‘Charlottesville, Virginia is home to the author of one of the great documents in human history. We know it by heart,’ says a freshly sanded Joe Biden over swooping strings, in tight focus and excruciating high-definition. As the camera cuts closer, you can just about notice his watery eyes flicking from one side of the autocue to the other. The former vice president is taking up arms in ‘the battle for the soul of America’, and he’s doing it on YouTube.

The build-up to elections used to center upon television air-time: CNN town halls, fierce attack ads, appearances on late-night talk shows. But the humanoid sociopaths over in Silicon Valley changed all that in the Obama era. Now the key battleground is social media, and the hunt is on for a viral moment. Like the advertising and digital media industries before it, political campaigning has shamelessly pivoted to video. Hard.

Biden’s campaign launch on YouTube is just the latest example. 2020 Dems have attempted to piggyback off AOC’s success by going live on Instagram as they crack open a beer or go to the dentist’s. Tulsi Gabbard, one of the more telegenic candidates, has taken to doing subtitled pieces-to-camera, tailored for Twitter, while she lays out an area where she differs from the rest of the field, be it moving on from Mueller or slating Saudi Arabia.

Midwest champion binder-flinger Amy Klobuchar prefers a more off-the-cuff approach: the videos she tweets are uncaptioned, honest, natural, and presumably shot on iPhone by a cowering intern.

She’s also dipped her toes in the art of the cutesy BuzzFeed-esque video, recruiting her daughter to show all the neat things you can do with an Amy Klobuchar bumper sticker. Sadly, eating salad isn’t one of them.

Bernie Sanders, meanwhile, is a particularly social-savvy septuagenarian. He draws upon a 40-year archive of footage to demonstrate his consistency on his platform issues.


Bernie has another advantage in the social media video game: his 2016 run for president. Online supporters who were ‘feeling the Bern’ formed Facebook groups and subreddits which helped amplify his message across the internet. Some of his habits are echoes from the Zuckerberg golden age, like his post-State of the Union Facebook Live stream. But as anyone in digital media can tell you, Facebook has changed a lot since 2016. Mark Zuckerberg’s company craftily changed their algorithm in response to accusations of allowing malign actors to influence foreign elections, with devastating effects for many small-to-medium-sized publishers and brands.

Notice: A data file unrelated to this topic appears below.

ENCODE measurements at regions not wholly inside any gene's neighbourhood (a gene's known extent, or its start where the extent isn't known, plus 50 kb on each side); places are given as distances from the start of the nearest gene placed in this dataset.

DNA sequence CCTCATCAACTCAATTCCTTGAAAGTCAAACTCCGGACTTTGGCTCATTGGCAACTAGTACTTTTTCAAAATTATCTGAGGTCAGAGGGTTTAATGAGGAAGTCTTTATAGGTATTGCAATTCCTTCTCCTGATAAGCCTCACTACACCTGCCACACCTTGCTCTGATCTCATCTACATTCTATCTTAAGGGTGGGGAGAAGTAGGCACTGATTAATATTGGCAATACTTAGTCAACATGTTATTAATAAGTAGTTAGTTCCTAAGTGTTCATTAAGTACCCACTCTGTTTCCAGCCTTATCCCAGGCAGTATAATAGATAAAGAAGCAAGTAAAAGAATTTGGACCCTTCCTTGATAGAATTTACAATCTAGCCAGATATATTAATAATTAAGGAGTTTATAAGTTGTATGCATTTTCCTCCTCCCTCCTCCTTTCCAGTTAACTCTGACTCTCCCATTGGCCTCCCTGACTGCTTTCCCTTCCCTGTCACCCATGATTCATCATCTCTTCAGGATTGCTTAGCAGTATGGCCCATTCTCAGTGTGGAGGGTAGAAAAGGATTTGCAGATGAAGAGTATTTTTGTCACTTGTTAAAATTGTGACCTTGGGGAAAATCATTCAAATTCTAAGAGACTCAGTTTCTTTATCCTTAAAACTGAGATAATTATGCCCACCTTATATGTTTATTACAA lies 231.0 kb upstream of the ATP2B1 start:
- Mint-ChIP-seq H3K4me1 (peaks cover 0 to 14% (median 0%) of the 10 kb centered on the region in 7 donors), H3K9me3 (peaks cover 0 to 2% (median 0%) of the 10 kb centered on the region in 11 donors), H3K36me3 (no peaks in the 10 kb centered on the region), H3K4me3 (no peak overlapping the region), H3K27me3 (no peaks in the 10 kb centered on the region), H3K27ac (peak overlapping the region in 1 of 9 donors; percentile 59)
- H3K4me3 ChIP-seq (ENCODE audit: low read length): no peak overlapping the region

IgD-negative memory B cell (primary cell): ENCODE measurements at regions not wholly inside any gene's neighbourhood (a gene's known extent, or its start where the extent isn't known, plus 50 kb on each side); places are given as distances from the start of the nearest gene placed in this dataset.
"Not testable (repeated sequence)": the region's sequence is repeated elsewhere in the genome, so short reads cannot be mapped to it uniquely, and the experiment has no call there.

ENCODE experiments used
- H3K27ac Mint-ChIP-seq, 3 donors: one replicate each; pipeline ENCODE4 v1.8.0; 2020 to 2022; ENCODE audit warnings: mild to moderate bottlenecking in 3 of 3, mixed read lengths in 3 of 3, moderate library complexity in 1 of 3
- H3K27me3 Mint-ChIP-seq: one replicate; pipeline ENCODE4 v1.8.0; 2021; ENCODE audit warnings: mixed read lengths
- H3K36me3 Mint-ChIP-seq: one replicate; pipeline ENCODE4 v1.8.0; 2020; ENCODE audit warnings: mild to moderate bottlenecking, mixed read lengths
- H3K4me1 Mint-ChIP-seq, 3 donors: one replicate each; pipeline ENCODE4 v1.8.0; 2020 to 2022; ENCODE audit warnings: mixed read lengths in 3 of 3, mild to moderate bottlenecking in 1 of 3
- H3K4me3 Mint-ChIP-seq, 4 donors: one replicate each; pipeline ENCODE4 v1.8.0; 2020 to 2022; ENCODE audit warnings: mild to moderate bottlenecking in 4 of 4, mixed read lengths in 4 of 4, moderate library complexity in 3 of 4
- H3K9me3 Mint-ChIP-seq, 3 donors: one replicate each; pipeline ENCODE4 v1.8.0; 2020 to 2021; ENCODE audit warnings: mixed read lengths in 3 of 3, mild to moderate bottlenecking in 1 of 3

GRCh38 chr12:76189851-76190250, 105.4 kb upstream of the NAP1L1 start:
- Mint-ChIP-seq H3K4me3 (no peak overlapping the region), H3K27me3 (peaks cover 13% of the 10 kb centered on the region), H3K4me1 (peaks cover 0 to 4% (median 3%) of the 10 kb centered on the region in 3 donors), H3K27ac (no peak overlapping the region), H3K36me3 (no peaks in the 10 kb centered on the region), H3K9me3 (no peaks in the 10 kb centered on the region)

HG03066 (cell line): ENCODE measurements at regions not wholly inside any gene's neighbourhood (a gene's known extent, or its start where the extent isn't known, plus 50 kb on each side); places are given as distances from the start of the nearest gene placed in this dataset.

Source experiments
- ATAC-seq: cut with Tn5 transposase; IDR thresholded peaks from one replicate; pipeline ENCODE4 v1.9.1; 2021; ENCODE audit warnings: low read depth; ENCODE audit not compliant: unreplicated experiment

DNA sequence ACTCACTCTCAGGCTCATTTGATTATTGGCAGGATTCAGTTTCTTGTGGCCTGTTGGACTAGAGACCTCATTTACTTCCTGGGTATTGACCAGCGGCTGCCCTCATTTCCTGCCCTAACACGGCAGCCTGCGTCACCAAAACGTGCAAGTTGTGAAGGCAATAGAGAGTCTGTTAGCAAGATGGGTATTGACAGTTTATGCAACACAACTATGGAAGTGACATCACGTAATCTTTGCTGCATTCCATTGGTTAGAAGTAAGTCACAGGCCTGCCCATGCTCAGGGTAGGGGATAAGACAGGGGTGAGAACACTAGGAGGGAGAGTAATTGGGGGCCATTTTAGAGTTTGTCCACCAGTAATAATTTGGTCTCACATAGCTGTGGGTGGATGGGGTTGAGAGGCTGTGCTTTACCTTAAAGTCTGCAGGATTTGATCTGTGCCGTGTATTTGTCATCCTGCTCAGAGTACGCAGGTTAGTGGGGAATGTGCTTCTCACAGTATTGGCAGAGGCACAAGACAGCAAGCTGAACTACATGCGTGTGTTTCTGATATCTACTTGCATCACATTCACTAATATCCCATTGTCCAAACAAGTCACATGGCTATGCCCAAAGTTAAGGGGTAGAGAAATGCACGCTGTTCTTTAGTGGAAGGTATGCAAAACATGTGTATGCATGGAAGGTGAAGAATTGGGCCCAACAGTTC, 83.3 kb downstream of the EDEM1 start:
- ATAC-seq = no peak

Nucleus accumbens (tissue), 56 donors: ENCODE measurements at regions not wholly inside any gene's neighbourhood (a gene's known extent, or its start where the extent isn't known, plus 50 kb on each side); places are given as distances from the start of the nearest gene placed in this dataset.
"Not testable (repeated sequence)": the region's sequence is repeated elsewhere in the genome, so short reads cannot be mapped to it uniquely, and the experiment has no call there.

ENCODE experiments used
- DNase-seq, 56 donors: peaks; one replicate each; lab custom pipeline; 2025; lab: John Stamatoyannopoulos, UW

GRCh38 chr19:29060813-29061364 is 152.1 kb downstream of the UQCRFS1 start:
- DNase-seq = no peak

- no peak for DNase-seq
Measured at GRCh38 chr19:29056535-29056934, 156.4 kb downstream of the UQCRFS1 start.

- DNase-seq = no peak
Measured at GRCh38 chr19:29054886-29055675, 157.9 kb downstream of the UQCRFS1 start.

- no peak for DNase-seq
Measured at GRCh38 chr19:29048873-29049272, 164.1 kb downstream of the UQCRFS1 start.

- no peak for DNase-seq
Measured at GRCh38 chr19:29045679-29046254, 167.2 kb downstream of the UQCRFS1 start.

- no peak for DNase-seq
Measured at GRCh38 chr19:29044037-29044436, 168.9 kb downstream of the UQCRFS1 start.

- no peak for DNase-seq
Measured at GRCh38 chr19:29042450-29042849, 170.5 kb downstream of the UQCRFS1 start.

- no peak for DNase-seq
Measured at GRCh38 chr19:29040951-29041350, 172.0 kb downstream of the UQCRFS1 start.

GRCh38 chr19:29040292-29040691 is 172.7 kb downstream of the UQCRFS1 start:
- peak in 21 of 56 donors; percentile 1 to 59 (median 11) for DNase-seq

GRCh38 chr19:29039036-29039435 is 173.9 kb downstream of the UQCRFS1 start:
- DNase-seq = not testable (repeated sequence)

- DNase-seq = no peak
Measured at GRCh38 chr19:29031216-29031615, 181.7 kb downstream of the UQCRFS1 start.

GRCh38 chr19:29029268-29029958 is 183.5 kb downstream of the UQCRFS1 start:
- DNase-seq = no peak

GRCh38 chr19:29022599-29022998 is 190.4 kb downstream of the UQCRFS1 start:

Some advertisers took the step of filing a class action lawsuit against Facebook claiming the firm artificially inflated the number of video views ads were receiving to give an inaccurate sense of their impact. Might a Facebook-heavy candidate like Sanders might be suffering similar setbacks? His page is also peppered with polished 90-second clips perfect for autoplay: square, headlined, with large subtitles superimposed to be as gawp-friendly as possible. With many autoplaying videos, Facebook users are scrolling as the ad is rolling. They may be counted as a ‘viewer’ for glimpsing the first three seconds of a video: does that truly constitute a meaningful relationship with a prospective voter?


The pursuit of authentic human connection with the electorate has turned America’s politicians into glorified vloggers. It’s easy to feel sorry for them: what is the true cost-benefit of telling a career public servant that they have to imitate Tyler Oakley to beat Trump? In 10 years, America has evolved from ‘yes we can’ into ‘like and subscribe’. We can’t be a million miles from the first scandal where a candidate gets accused of pushing sponcon. Imagine a world where Cory Booker gets his page removed for copyright infringement for posting a trailer for his girlfriend’s new movie, or where Jameela Jamil nukes the Gillibrand campaign for trying to plug diet tea. Does it really seem so far away?